Conflicting information keeps us guessing, and sometimes gets our hopes up, too.
On the Money: Consistent inconsistencies cause havoc
There's nothing more disconcerting than conflicting information. And it happens a lot in the world of business and personal finance these days.
Which is why I'm going to take a deep breath and confess to being a little confused this week.
Every week, hundreds of reports, surveys, analyses and press releases land in my e-mail box, each of them jostling for my attention with their subject lines.
The property market is on the rebound, boasts one. No it's not; it's flat, says another just a day or two later. Market confidence is at an all-time high, another proclaims. But a week later, a different report will announce that same confidence has plummeted to an all-time low. Consumer optimism has never been better. But wait: another survey says it's never been worse. Retail sales are down, retail sales are up. At least they are consistent in their inconsistencies.
Weeding out the wheat from the chaff when it comes to what's really happening is a challenge. And in the current economic climate, it is getting more difficult as the masters of spin (that's the PRs) talk up the clients and companies they represent.
And that's what has caused me to be a little confused this week.
It's a no-brainer that we have been living in an age of austerity since the financial crisis hit. And it's a no-brainer that the world economy is still suffering. This is evident in the eurozone crisis and Greek tragedy that has been playing out, not to mention the debt debacle in the US.
So it made sense a month ago when National Bonds, the Dubai-based Sharia-compliant savings scheme, released its 2011 Savings Index, which found that the nation's confidence in its ability to save for the future had dropped compared with the previous year.
National Bonds' annual savings index was conducted in conjunction with YouGov and 501 people were surveyed. It found that the level of our savings had fallen over the past year, while 86 per cent of respondents felt that they'd not saved enough for their future and 71 per cent didn't save regularly.
The respondents blamed a couple of factors for this, but it emerged that the main reason for our lack of confidence in our savings ability was down to the increased cost of living in the UAE.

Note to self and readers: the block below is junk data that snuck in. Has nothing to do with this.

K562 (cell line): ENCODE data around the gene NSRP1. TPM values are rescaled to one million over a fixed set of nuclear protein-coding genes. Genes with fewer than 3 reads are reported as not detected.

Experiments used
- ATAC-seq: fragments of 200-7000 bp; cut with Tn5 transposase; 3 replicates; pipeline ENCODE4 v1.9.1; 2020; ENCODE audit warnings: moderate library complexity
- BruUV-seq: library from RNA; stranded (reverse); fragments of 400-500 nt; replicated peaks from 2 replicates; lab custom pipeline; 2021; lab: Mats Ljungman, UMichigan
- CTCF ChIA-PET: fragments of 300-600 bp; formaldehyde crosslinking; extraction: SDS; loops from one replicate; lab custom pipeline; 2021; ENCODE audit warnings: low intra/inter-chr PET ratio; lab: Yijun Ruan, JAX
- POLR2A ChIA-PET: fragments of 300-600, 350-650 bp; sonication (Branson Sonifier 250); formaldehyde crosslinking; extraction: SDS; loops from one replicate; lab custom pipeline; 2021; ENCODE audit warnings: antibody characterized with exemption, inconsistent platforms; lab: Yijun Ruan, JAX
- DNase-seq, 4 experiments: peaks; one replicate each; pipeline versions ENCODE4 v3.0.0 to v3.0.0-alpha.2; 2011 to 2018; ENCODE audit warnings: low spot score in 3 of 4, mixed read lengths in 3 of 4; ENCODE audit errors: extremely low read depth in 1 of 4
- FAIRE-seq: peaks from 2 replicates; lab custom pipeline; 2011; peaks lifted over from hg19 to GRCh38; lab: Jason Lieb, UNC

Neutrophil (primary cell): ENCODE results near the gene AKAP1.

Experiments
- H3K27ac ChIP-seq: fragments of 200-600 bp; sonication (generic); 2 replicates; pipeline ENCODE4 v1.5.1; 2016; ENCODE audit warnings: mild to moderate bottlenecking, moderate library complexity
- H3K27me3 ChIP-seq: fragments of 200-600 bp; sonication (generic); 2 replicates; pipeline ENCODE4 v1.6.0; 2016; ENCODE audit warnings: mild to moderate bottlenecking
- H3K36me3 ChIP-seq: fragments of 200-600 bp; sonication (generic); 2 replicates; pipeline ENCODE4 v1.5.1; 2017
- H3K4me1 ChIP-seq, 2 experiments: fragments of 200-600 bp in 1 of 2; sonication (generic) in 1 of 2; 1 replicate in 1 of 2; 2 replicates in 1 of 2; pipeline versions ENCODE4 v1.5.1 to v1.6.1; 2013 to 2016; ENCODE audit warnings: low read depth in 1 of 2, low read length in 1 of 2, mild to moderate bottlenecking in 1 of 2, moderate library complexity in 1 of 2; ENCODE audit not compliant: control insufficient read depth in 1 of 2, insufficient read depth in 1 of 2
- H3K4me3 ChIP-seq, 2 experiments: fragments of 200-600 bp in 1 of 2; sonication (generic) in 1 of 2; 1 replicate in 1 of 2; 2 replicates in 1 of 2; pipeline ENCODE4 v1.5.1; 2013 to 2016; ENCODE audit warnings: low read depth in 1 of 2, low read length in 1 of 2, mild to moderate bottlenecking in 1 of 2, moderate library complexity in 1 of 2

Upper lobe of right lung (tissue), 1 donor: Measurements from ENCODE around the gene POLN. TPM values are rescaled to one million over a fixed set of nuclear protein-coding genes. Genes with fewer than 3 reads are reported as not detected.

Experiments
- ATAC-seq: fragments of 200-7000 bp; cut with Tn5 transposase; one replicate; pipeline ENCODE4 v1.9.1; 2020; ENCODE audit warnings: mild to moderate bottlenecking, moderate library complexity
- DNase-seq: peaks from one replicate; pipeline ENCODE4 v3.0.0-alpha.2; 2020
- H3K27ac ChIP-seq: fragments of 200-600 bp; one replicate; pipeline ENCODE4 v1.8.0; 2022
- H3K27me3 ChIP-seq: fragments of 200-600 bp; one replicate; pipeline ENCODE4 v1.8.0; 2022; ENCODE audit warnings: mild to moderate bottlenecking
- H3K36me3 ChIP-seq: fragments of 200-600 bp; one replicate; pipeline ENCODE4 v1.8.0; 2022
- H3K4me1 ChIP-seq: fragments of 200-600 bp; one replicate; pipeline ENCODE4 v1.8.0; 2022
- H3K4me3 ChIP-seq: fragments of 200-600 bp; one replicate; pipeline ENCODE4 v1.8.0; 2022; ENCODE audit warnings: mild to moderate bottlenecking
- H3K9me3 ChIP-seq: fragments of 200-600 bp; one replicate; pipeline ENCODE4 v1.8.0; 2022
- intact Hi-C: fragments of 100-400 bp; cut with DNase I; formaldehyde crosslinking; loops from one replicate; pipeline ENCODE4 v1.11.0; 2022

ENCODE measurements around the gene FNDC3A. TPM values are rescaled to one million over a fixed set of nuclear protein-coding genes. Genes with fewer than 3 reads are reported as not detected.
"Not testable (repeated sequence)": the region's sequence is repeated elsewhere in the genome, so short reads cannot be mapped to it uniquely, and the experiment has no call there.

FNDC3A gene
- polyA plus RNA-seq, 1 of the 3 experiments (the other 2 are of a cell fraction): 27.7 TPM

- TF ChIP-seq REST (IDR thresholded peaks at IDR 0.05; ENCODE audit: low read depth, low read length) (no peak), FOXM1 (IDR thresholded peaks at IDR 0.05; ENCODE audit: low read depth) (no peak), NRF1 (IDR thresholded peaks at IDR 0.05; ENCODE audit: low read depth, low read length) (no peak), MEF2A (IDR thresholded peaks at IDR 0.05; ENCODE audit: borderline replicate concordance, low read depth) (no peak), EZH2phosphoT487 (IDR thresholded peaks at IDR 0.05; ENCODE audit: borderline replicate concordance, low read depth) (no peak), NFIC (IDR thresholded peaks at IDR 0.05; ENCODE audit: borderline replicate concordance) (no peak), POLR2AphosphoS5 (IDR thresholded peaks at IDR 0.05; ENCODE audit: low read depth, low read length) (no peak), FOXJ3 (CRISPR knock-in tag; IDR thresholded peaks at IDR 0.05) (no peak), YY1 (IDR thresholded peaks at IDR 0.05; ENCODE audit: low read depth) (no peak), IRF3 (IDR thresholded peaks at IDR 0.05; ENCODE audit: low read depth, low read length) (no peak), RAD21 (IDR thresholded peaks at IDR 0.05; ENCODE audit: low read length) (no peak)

When you look at the big picture and the current economic climate we are in, the results of the National Bonds survey are logical. Of course we are not going to be optimistic about our financial futures when so many of us have lost our jobs, our homes and had so much wiped off our retirement funds at the height of the economic crisis. In fact, it's a normal reaction to be wary of our financial futures considering what we've experienced.
For the past few weeks, we've been watching the world's biggest economy teeter on the brink with its own US$14.2 trillion (Dh52.1tn) debt burden. Although US lawmakers have finally come to an agreement to lift the country's debt ceiling by a couple of trillion dollars, how much of a confidence booster do you think this will have on you and your personal finances? I know it doesn't instil any confidence in me and the way I approach my money management, which, these days, I do with extreme caution.
Which brings me to the latest survey I received this week, and the reason why I'm writing about my confusion today. According to a Bayt.com and YouGov survey on consumer confidence, residents of the UAE "hold an optimistic view of their personal financial future".
However, the survey found that employees feel their current salaries are not in line with the cost of living in the Emirates. I know this is true because I've been saying the same thing for a couple of months now.
But how is it that this survey concluded that we are optimistic about our personal financial futures? The Bayt.com quarterly MENA Consumer Confidence Index survey found that 49 per cent of respondents believed that their financial position will improve in a year's time. I'm not so sure about that, but I guess it will depend on the knock-on effect of what's going on in Europe and the US over the next few months.
None of us can see into the future, but this much I do know: the mum and dad investors of the world have lost too much already. And they can't afford to lose anymore.